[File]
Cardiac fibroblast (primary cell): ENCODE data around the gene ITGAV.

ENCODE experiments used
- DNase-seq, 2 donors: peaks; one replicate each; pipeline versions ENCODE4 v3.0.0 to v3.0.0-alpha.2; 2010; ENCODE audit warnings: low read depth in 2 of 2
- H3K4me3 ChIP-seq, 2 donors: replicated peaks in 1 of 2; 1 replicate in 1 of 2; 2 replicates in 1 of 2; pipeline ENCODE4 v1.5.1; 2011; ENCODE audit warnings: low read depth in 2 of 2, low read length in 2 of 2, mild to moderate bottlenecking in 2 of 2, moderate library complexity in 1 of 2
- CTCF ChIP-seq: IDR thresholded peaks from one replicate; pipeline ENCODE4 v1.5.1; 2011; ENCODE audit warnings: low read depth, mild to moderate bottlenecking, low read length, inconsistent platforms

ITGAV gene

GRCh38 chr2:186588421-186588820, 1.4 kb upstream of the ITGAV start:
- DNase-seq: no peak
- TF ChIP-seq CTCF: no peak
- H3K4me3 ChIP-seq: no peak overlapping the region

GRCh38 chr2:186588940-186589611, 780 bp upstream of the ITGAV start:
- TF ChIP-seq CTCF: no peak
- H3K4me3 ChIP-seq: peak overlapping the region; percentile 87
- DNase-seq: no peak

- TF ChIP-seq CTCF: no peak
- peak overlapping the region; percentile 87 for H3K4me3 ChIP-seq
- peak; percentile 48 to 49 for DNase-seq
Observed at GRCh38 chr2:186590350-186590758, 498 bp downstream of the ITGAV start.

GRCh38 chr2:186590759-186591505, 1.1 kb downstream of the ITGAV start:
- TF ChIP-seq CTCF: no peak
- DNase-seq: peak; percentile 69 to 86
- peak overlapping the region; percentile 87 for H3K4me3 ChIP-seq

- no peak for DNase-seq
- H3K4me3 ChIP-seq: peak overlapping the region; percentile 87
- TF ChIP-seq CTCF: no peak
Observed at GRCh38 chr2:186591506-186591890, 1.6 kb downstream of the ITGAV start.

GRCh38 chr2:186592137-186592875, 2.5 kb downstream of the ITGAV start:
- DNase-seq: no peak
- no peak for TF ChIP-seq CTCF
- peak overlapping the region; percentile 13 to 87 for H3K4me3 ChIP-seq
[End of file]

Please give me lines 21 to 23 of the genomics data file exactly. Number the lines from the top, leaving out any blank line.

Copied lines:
- DNase-seq: peak; percentile 69 to 86
- peak overlapping the region; percentile 87 for H3K4me3 ChIP-seq

- no peak for DNase-seq